Nature can't stop skiers

Rain, falling trees, subzero temps fail to cancel relay race

Posted: Sunday, January 27, 2008

Mother Nature tried to stop high school skiers from having a relay race on the Kenai Peninsula on Saturday. She failed.

The Soldotna boys and girls swept the Skyview Relays on Saturday at Tsalteshi Trails. Soldotna's Kailey Mucha and Colony's Mason Wick had the fastest 4-by-5-kilometer freestyle relay legs of the day.

The meet first encountered problems when rain and heavy snow dumped on the central peninsula at the tail end of last weekend and the beginning of the week. The storm brought down so many branches and trees on the Nikiski Community Trails that Nikiski decided on Wednesday morning the Nikiski Relays would have to be canceled. The decision came after a day of labor cleared less than a kilometer of trail. The clearing effort stopped when the crew encountered a downed cottonwood lying frozen into the trail.

Upon hearing about the cancellation of the Nikiski race, Skyview ski coach Kent Peterson set about trying to organize the Skyview Relays for Saturday. Thanks to a network of parents and volunteers, the race was all set to go Saturday morning.

One problem. On Saturday morning, temperatures across the peninsula were minus 10 degrees and lower. Soldotna ski coach Dan Harbison said it must be at least minus 4 to race.

So the organizers of the meet postponed the start from 11 a.m. to 11:30 a.m., allowing the temperatures to work its way up to minus 2.

"It was so close to regions that we really wanted to give the kids a chance to get a race in," Peterson said, referring to the region meet that is just two weeks away. "They put in a lot of hard work to get ready to race, so they deserve to get a chance to race."

Harbison said a network of volunteers from Kenai Central, Soldotna and Skyview high schools have race organization dialed in, so things came together quickly. The perfectly groomed trails and elaborate fencing system that was set up did not have the look of something thrown together at the last minute. Peterson said the core of the group of volunteers is Erin Lockwood, Pat Johnson, Pat King, Renee Merkes and Bill Holt.

"Like I said, I think we have world-class ski trails here and they do a great job of putting on a race," Peterson said. "It's something they can be proud of giving the kids a chance to learn a lifetime activity like skiing."

The one thing the volunteers have no control over is the temperature. Subzero temperatures affect the race in two ways.

First, skiers must figure out a way to stay warm. They have had plenty of practice this season, as a race in Talkeetna saw temperatures at about minus 4 and the Kenai Klassic at Tsalteshi Trails featured temperatures in the single digits.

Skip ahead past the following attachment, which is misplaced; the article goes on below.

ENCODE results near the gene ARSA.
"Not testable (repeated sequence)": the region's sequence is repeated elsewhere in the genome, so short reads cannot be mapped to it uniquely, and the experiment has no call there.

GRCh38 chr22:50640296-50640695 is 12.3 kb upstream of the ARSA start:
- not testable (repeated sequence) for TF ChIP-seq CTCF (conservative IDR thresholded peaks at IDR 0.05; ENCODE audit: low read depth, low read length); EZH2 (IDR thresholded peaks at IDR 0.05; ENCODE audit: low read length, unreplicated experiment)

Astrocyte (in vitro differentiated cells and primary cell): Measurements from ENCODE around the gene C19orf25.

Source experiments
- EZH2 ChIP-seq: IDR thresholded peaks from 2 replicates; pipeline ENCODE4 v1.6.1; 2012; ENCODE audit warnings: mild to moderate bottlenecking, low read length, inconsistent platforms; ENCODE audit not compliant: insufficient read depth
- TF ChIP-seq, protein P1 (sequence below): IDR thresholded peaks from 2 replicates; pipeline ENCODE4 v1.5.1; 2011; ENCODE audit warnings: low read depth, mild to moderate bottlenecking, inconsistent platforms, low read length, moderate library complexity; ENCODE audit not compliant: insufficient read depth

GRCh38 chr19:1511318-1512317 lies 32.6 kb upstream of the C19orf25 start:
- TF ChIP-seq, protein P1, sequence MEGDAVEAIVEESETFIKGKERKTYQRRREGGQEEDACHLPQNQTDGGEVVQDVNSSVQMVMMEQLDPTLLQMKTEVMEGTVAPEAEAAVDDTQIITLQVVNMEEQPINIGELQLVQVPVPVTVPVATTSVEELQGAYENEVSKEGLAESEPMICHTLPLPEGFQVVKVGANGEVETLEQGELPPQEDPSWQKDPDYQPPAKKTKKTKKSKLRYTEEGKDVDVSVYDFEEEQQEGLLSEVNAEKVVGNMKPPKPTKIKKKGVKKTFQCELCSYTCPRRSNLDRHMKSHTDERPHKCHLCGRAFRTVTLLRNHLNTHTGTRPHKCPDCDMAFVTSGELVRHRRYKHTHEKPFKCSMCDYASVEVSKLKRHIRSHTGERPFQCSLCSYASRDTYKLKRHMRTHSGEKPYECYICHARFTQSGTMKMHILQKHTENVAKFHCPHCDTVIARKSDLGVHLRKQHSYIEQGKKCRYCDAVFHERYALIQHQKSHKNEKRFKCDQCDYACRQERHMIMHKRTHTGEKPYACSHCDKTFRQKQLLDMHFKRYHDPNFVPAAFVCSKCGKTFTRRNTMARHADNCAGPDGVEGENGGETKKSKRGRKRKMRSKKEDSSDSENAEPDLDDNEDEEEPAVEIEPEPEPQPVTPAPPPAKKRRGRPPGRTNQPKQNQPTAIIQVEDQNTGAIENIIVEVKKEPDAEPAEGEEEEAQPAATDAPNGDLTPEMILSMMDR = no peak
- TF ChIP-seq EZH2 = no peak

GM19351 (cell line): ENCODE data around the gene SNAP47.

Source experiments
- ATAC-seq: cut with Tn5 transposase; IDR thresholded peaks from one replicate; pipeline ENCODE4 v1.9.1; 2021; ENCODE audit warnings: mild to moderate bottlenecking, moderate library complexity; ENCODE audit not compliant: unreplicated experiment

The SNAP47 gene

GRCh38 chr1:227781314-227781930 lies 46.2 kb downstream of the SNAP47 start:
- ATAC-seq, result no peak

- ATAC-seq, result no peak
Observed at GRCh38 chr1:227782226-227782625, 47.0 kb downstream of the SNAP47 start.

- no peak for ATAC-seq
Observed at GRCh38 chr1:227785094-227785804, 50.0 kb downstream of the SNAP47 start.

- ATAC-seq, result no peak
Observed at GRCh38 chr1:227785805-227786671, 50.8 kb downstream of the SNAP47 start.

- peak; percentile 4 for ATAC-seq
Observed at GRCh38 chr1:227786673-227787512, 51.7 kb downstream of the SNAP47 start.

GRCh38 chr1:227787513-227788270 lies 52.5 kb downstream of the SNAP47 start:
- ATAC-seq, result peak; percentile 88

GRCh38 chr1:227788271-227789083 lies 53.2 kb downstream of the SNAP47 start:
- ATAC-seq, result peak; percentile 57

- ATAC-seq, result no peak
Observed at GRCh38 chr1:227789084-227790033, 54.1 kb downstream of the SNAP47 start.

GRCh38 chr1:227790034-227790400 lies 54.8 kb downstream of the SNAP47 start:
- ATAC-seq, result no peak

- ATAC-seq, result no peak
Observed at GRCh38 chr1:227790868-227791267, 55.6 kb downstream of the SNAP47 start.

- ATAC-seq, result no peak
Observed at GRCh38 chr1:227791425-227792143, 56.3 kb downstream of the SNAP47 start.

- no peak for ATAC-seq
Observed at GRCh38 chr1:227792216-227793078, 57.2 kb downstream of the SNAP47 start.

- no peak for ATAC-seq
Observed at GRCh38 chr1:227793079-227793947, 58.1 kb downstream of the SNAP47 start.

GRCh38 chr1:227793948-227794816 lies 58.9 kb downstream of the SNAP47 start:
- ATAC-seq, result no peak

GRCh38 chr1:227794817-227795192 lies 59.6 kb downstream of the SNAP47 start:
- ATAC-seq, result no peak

"They wear a couple of extra layers and we are really careful about any exposed skin," Harbison said. "We even sent a couple of them out with hand warmers in their gloves."

Harbison said his team used a barrier ointment called Warm Skin to protect against frostbite. The coach also said breathing the cold air at a fast rate can be troublesome. Skiers who might have trouble with their breathing are sent out with balaclavas that can be pulled over the mouth if discomfort occurs.

The other way the cold affects the race is by robbing the snow of its glide.

"It's kind of like skiing on sandpaper," said Kenai Central ski coach D'Anna Gibson. "It makes the skiing harder."

At least Mucha's teammates thought so. Mucha had the fastest relay time of the day for the girls, clocking 17 minutes, 25 seconds. Kenai's Molly Watkins was next at 18:31.

"My teammates were all saying that it was slow," she said of the skiing conditions. "I don't know. It didn't feel that slow to me."

Mucha said there was another reason she did not mind Saturday's cold: "It's a lot better than when it's 40 degrees and raining."

Mucha, D,Anne Martin, Mandy Smith and Jasmine Clock finished in 1:16:47, about seven minutes ahead of the runner-up Palmer squad of Dottie Hoople, Jessica Odegard, Amanda Del Frate and Kimberly Del Frate. The Kenai team of Becca Ford, Maya Johnson, Kristi Louthan and Watkins finished 50 seconds behind Colony with a time of 1:24:40.

Harbison said the victory for his girls was expected because Homer was at a meet in Anchorage. The Stars and Mariners are expected to duel for the region crown.

On the boys side, the Stars continued what Harbison termed a surprisingly strong season by cruising to victory. The team of Aaron Chase, Gabe Murray, Jordan Merkes and Ryan Sanders finished in 1:06:50. Runner-up Colony, made up of Robert Wise, Dave Gray, Jon Mastroyanis and Wick, was at 1:09:29, while Skyview's Tommy Honer, Leif Danielson, Brayden Holt and Johnny Cook were two seconds behind Colony.

Harbison wasn't sure what to expect from his boys team when the year began, but the Stars have put themselves into the discussion of region favorites.

"I have a core group that's very committed and dedicated to improving," Harbison said. "A lot of them were working out in the program all summer, and all that extra strength and cardio is paying off."

Colony was able to nip Skyview for second place largely due to Wick, who skied the anchor leg in 15:34. Cook Inlet's Lars Arneson, whose mixed team finished seventh, had the second fastest time of the day at 15:41.

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